@madpilot makes

What the hell has happened to the Internet

I love the Internet – I live and breathe it everyday. It is arguably the biggest triumph of this century – never before has so much information been so readily available, no to mention the ability to contact and converse with people from all over the world with in just a few mouse clicks.

So why is this current “social networking” trend pissing me off so much?

I realise that when you spend so much time on the ‘net, your life is basically out there for all to see – google my name and there is a shit load of stuff out there. THIS DOESN’T MEAN YOU CAN USE IT FOR OWN DEVIOUS PURPOSES. Today, someone added my to their “trust” network on a site called Spock. From what I can gather (and I’m not sure – the details of the site are pretty thin) it scrapes the Internet for information about you and tries to build a profile of who you are associated with, what you do and how many porn sites you visit. What the fuck? If I wanted to all of my information on one site I would create some sort of webpage- Oh hang on, I ALREADY HAVE ONE. And guess what? The information on my website (let’s call it a blog) is the information that I WANT TO RELEASE. I mean seriously. So some muppet on a website makes a comment about you at some point and all of a sudden it is on an aggregation site for all of your other (probably legitimate) friends to see.

Of course, Spock isn’t the first website to try to cash in on utilising your information for their obvious financial gain (C’mon, you think they are doing this for fun? Web 2.0 isn’t about bringing people together anymore) – Facebook managed to see the dollar signs embedded in your personal information with Beacon. Why does Facebook or Spock think that have the right to analyse my shopping habits from other sites? Look, my hatred for Facebook is pretty well known – it does a brilliant job of allowing you to contact long lost school buddies, but that isn’t what it is being used for anymore, which brings my to the guts of this rant.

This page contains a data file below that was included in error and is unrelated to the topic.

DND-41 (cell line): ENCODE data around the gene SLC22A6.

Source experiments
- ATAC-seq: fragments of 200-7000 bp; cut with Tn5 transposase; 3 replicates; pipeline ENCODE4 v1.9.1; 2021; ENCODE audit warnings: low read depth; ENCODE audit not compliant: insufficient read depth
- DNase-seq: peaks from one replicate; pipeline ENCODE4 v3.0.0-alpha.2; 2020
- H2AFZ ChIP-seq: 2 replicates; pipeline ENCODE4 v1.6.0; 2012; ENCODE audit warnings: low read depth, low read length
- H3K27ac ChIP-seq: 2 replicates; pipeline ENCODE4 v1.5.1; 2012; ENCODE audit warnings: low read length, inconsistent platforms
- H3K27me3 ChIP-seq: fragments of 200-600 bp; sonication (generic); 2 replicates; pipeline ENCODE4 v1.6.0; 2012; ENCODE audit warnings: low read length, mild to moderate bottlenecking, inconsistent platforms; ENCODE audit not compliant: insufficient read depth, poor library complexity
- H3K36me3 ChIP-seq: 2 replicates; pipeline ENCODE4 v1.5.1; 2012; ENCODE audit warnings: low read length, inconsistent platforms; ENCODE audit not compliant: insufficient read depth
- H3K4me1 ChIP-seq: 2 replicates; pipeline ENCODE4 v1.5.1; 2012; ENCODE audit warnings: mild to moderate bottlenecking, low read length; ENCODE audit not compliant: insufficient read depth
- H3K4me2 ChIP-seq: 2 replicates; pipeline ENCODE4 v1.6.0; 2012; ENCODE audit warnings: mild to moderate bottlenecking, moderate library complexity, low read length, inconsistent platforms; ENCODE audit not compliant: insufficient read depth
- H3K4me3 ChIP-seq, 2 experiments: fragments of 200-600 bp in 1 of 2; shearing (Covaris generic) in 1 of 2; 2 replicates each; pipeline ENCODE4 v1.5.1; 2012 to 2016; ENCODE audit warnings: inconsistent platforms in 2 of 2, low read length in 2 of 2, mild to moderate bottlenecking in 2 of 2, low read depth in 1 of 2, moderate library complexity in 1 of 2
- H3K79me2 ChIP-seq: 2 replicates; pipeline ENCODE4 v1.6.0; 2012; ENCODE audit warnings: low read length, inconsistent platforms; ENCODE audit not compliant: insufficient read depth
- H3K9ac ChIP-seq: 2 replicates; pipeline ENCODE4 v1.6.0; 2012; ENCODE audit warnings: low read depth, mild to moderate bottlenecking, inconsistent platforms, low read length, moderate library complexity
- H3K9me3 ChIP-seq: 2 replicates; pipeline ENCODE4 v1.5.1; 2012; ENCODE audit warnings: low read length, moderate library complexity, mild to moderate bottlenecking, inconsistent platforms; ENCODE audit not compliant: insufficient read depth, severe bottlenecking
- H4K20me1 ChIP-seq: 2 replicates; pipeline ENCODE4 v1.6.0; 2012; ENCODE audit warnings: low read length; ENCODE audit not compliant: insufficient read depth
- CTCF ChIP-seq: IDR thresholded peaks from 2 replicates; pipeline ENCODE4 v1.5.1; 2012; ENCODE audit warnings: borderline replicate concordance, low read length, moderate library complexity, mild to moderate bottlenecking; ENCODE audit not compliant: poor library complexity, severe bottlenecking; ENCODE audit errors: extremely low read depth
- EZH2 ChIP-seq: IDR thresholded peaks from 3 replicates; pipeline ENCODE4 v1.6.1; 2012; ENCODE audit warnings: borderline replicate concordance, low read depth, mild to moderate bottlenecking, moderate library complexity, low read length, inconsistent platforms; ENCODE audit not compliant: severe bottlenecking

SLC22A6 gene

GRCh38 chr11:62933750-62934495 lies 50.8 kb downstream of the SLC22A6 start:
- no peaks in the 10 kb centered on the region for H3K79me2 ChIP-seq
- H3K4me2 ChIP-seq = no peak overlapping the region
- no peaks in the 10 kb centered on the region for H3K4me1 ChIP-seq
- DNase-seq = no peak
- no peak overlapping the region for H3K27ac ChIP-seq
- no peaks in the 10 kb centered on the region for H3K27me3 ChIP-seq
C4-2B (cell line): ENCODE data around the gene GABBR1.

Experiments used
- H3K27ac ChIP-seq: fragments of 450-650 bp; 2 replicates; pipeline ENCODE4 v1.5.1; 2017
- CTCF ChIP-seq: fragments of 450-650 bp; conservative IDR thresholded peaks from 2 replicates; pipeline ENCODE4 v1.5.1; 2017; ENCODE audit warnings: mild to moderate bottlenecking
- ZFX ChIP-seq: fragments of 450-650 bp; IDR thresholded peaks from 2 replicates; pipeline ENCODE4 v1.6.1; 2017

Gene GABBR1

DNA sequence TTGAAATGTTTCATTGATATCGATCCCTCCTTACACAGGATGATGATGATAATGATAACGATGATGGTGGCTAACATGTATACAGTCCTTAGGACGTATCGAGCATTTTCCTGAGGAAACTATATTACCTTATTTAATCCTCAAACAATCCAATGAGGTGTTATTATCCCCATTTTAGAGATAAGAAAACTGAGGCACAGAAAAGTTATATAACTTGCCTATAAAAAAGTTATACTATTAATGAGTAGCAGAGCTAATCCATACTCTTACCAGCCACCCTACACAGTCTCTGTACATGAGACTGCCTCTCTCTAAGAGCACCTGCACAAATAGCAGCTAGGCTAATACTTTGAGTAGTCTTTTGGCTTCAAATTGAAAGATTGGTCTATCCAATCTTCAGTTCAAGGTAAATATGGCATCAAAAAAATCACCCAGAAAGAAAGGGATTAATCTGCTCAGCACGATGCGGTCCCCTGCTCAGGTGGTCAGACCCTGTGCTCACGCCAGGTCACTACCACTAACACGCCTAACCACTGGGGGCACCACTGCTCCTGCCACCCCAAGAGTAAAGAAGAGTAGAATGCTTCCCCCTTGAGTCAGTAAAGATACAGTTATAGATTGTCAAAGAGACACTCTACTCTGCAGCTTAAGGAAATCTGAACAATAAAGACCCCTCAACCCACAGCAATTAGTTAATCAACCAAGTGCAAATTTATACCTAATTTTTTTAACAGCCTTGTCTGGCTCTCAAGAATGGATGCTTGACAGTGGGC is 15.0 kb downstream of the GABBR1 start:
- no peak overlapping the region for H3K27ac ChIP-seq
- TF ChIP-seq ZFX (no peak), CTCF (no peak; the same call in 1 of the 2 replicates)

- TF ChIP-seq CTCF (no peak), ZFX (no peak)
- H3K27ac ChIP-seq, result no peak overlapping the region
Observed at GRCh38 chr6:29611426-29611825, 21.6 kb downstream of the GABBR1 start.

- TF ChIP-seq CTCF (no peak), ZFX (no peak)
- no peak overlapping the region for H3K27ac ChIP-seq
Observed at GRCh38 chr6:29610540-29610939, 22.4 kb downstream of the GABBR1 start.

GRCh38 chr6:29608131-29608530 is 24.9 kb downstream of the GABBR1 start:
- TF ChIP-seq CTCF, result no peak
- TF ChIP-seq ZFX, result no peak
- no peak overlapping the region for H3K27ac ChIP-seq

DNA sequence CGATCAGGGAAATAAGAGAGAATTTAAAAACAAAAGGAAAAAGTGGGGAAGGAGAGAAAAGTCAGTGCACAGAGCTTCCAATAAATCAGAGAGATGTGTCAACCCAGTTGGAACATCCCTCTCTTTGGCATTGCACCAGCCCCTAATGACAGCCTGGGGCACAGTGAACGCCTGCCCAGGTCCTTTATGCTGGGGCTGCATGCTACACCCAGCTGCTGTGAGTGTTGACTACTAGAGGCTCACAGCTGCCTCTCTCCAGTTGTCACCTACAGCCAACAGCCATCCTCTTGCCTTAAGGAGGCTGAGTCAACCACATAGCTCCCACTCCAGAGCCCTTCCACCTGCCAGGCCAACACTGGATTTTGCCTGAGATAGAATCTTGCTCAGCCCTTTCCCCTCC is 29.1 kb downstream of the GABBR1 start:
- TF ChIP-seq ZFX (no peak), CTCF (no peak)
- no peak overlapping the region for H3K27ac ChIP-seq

Take your mind back 18 months – blogs started to take off, flickr was starting become mainstream, Facebook was still limited to people at Harvard, people on the web, knew about the web – they were happier times. People were hungry for knowledge, there was exciting stuff happening, because a lot of the stuff that the average web developer uses everyday was bleeding edge. AJAX was impressive, we would marvel at the tech behind Meebo and would boggle our minds at Google ability to find us stuff and Techcrunch was actually relevent.

Now, it is all about how much angel funding you get on your second round of VC. Oh, what’s that? You’ve burnt the GDP of a small country on a free social network site that takes websites and translates them in to an ancient Hindu language? Oh, now your investors are asking for a return – advertising not working for you? Well go and sell some user data. Your users won’t mind, especially if they don’t know about it. For fuck’s sake. I’m not an economist, but last time I checked, you need a freaking revenue stream to make money. And if I have to hear about another startup that is counting on click-throughs to cover their $10,000 a month hosting bill, I’m going to hit someone – probably the person that is asking for it to be developed.

However! These leeches aren’t the solely responsible promoting the stereotype that skinning some tables based forums package, adding a rounded corner and gradient will make you a bazillion dollars – if people didn’t get sucked in to these sites, then these people would be pumping their business-plan creating time into something else – probably spam. Which brings me to the awful realisation that we, much like the way Viagra emails are an everyday part of ourlives, will just have to put up with this crap until the Internet self-implodes under the bloat of another loser posting a video diary to Seesmic under the misconception that anyone cares.

I for one, will be quite happy to un-subscribe from all this bullshit and get back to making sites that help people to makes their lives easier. Let’s bring the web back to the people, not to the wallets of fly-by-nighters that are just out to make a quick buck.